Mr. Smith. He would now proceed to state his objections to the clause just read, (section 2, of article 1, clause 3.) His objections were comprised under three heads: 1st, the rule of apportionment is unjust; 2d, there is no precise number fixed on, below which the house shall not be reduced; 3d, it is inadequate. In the first place, the rule of apportionment of the representatives is to be according to the whole number of the white inhabitants, with three fifths of all others; that is, in plain English, each state is to send representatives in proportion to the number of freemen, and three fifths of the slaves it contains. He could not see any rule by which slaves were to he included in the ratio of representation. The principle of a representation being that every free agent should be concerned in governing himself, it was absurd in giving that power to a man who could not exercise it. Slaves have no will of their own. The very operation of it was to give certain privileges to those people who were so wicked as to keep slaves. He knew it would be admitted that this rule of apportionment was founded on unjust principles, but that it was the result of accommodation; which, he supposed, we should be under the necessity of admitting, if we meant to be in union with the Southern States, though utterly repugnant to his feelings. In the second place, the number was not fixed by the Constitution, but left at the discretion of the legislature; perhaps he was mistaken; it was his wish to be informed. He understood, from the Constitution, that sixty-five members were to compose the House of Representatives for three years; that, after that time, the census was to be taken, and the numbers to be ascertained by the legislature, on the following principles: 1st, they shall be apportioned to the respective states according to numbers; 2d, each state shall have one, at least; 3d, they shall never exceed one to every thirty thousand. If this was the case, the first Congress that met might reduce the number below what it now is — a power inconsistent with every principle of a free government, to leave it to the discretion of the rulers to determine the number of representatives of the people. There was no kind of security except in the integrity of the men who were intrusted; and if you have no other security, it is idle to contend about constitutions. In the third place, supposing Congress should declare that there should be one representative for every thirty thousand of the people, in his opinion, it would he incompetent to the great purposes of representation. It was, he said, the fundamental principle of a free government, that the people should make the laws by which they were to be governed. He who is controlled by another is a slave; and that government which is directed by the will of any one, or a few, or any number less than is the will of the community, is a government for slaves.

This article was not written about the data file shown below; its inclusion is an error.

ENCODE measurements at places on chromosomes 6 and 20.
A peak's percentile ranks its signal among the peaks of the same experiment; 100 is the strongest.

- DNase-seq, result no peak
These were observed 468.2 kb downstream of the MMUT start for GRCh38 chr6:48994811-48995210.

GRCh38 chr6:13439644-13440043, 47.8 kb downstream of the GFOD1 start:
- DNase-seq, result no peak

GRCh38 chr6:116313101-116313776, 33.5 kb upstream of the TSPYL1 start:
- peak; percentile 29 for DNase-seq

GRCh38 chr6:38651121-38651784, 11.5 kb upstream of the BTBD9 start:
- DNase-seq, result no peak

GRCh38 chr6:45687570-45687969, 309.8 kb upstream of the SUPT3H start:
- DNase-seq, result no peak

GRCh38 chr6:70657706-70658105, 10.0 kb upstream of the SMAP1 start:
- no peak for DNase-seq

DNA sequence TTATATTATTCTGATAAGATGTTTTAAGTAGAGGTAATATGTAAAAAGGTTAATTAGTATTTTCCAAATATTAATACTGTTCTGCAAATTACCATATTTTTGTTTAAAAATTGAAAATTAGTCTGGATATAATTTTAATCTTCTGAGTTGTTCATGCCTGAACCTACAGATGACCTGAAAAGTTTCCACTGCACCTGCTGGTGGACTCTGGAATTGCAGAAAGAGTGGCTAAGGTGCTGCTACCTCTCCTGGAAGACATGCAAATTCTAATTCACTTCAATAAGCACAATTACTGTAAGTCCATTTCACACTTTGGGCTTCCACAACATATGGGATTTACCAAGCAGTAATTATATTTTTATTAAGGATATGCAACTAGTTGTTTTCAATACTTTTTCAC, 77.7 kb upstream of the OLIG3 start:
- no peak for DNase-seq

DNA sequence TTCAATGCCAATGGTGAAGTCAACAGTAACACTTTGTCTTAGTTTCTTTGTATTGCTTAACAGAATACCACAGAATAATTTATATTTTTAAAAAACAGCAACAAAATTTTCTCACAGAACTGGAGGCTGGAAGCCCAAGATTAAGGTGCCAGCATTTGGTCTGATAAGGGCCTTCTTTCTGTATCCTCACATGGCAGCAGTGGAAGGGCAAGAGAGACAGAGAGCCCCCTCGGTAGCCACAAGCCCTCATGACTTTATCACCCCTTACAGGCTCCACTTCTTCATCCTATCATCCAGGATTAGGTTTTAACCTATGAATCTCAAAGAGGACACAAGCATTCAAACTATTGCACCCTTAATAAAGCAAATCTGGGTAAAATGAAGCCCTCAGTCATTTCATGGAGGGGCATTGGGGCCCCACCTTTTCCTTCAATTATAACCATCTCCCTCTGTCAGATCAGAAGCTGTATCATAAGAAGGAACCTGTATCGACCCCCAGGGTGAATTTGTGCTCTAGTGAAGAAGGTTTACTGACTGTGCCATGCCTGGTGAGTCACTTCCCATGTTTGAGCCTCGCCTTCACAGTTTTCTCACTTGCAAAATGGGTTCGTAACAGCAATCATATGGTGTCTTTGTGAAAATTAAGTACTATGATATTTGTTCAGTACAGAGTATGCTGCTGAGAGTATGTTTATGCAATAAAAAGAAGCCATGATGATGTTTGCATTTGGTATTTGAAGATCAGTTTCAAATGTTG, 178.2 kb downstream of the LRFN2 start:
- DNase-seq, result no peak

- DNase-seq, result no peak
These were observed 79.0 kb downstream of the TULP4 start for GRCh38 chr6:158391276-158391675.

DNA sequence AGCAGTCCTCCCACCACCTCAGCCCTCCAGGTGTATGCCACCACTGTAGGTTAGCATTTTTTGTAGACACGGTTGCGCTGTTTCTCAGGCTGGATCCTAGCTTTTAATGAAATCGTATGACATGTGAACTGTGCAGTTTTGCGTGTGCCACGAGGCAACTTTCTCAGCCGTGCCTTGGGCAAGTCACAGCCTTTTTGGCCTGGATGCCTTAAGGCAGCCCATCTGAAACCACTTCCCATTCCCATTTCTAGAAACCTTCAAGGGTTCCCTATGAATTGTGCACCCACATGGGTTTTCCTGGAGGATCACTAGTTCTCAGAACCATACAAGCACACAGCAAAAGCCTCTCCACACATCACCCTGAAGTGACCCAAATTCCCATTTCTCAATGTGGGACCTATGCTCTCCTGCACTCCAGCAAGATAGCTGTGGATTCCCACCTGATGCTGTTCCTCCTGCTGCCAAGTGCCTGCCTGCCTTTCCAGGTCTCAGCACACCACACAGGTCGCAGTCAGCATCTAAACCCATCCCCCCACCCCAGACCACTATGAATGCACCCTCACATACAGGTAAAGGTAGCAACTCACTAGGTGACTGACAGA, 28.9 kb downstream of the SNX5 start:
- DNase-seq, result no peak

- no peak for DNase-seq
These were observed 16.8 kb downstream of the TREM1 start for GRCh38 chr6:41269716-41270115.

Mr. Hamilton. ...What, then, shall we do? Shall we take the old Confederation, as the basis of a new system? Can this be the object of the gentlemen? Certainly not. Will any man, who entertains a wish for the safety of his country, trust the sword and the purse with a single assembly organized on principles so defective — so rotten? Though we might give to such a government certain powers with safety, yet to give them the full and unlimited powers of taxation and the national forces, would be to establish a despotism; the definition of which is, a government in which all power is concentred in a single body. To take the old Confederation, and fashion it upon these principles, would be establishing a power which would destroy the liberties of the people. These considerations show clearly that a government totally different must be instituted. They had weight in the Convention who formed the new system. It was seen that the necessary powers were too great to be trusted to a single body; they therefore formed two branches, and divided the powers, that each might be a check upon the other. This was the result of their wisdom; and I presume that every reasonable man will agree to it. The more this subject is explained, the more clear and convincing it will appear to every member of this body. The fundamental principle of the old Confederation is defective; we must totally eradicate and discard this principle before we can expect an efficient government. The gentlemen who have spoken to-day have taken up the subject of the ancient confederacies; hut their view of them has been extremely partial and erroneous. The fact is, the same false and impracticable principle ran through the ancient governments. The first of these governments that we read of, was the Amphictyonic confederacy. The council which managed the affairs of this league possessed powers of a similar complexion to those of our present Congress. The same feeble mode of legislation in the head, and the same power of resistance in the members, prevailed. When a requisition was made, it rarely met a compliance; and a civil war was the consequence. Those that were attacked called in foreign aid to protect them; and the ambitious Philip, under the mask of an ally to one, invaded the liberties of each, and finally subverted the whole.